As recently as November, I was writing about stuff. I have evolved. Thrifting has virtually ended, for example. Reading that earlier post, I realized I never wrote about how I ended up thrifting anyway. Perhaps it can be a cautionary tale.
When I was young, we didn’t have much money. Clothes were actually scarce, especially for me as the oldest. We shopped yearly at Sears Roebuck for school clothes, or sometimes Montgomery Ward. MW was colloquially Monkey Ward’s, and it is gone. I don’t know where the Roebuck went; Sears did file for bankruptcy and survived. Its name really is still the longer version. The first credit card most people acquired in those days was a Sears card. My grandmother—for reasons I’ve never understood—told me once that the Queen of England has a new dress for each day. She herself didn’t have lots of clothes, but they were good ones. Put all that into the mix of few clothes, and I think something happened to my young mind. That’s part one.
Part two involves my aunt, who thought nothing of spending $600 on a skirt set. She started giving me hand-me-downs; I was then ruined for shopping at Sears specifically and malls generally. When she was gone, I started at consignment stores and then ended up at thrifts. In my defense, I have several friends who do the same. I am not ashamed. But I don’t need any more stuff or a 12-step program. Says I about the latter. Some may disagree.
On to Shakespeare. In his play (rarely produced) King John, the most important character is not the titular one but Phillip the Bastard. Sorry. It’s just how he’s known. He has by far the most lines and the deepest commentary. One of his soliloquies is known as the commodity speech. You can read about this 17-line single sentence here, read it here, or watch it here. Or you can decide not to. The basic idea is this: The poor will complain about the rich and say being rich is the only sin until they are rich. Then the rich will say being a beggar is the only sin. The last line sounds so modern, so familiar: “Gain, be my lord, for I will worship thee.” Out of context even, and not worrying about the vicissitudes of the French and English thrones (oh, wait, were you watching Game of Thrones?), what does hold our hearts other than what our hearts hold dear?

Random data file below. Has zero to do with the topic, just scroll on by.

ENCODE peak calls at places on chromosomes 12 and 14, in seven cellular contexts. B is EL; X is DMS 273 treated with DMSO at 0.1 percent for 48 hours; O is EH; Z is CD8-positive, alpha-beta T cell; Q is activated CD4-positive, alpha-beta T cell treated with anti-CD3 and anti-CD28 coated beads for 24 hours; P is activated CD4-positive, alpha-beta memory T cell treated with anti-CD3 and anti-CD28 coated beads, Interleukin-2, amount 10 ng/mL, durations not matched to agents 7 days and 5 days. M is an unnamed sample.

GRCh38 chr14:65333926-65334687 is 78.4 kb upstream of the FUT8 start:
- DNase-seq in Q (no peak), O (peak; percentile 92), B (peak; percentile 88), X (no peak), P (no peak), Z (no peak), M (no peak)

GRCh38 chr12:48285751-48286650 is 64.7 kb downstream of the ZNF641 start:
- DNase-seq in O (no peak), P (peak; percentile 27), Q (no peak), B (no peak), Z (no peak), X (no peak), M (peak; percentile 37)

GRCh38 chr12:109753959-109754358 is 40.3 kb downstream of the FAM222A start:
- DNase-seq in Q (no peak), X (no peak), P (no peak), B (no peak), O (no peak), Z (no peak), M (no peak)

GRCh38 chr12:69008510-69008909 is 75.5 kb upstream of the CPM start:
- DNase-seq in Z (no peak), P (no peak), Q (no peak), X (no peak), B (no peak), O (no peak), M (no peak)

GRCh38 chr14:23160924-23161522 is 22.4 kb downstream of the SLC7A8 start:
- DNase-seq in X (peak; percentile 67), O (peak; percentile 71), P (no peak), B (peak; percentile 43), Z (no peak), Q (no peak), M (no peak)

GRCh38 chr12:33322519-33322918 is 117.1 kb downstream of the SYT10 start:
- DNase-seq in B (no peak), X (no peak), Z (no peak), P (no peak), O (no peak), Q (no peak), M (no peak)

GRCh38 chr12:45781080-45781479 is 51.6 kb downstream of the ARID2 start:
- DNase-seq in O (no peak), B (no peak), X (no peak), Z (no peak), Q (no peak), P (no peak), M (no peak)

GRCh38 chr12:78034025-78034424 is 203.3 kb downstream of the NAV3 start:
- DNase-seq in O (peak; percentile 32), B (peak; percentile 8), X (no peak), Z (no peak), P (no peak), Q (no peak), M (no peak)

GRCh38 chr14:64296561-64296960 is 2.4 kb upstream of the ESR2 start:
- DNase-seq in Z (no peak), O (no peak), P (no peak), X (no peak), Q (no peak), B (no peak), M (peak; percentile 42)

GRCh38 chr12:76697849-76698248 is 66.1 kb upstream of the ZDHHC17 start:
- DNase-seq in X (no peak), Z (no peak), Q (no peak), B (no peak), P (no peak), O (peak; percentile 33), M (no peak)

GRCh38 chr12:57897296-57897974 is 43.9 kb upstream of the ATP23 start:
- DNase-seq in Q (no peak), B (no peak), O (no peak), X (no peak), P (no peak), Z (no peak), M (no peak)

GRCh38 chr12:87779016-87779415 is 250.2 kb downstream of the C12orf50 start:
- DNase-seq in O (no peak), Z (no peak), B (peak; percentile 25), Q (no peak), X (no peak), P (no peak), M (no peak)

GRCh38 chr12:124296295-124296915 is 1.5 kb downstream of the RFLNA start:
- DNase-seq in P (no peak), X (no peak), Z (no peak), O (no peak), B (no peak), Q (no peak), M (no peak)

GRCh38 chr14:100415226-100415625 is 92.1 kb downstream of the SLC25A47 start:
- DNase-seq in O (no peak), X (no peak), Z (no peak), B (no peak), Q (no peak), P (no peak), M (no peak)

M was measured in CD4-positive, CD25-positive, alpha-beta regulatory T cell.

Now on to Amazon. With Google, Apple, and FaceBook, it’s known as one of the Big Four. In the news lately, Amazon is often described as evil. One article describes Jeff Bezos’ goal: “To be everywhere, to be the platform for everything for every consumer.” These impressive commentators can’t agree on the evil-nomer partly because, if it is, then most of the country is complicit. As usual, it’s where we put our discomfort. I know some people who don’t have Prime because of the fear of buying to justify the fee and others who wouldn’t dream of darkening WalMart’s doors but buy everything but groceries at Amazon.
Finally, Andrew Yang. If you’ve heard of this Democratic candidate for president, it’s likely because of the first prong of his platform: Universal Basic Income. Medicare for all and Human-Centered Capitalism complete the trident. This $1000 a month for every American 18 and over would “enable all Americans to pay their bills, educate themselves, start businesses, be more creative, stay healthy, relocate for work, spend time with their children, take care of loved ones, and have a real stake in the future.” Wow. With a little more, we could cure the common cold and go back to the moon. I think he doesn’t understand humanity very well.
Obviously, this issue is too long for a short blog. I’ve done my part in trying to buy less. As noted previously, inheritors are likely to throw stuff/junk out anyway. Other activities are more beneficial. What we are really spending is time, as much as money. And that doesn’t grow on trees. More to follow?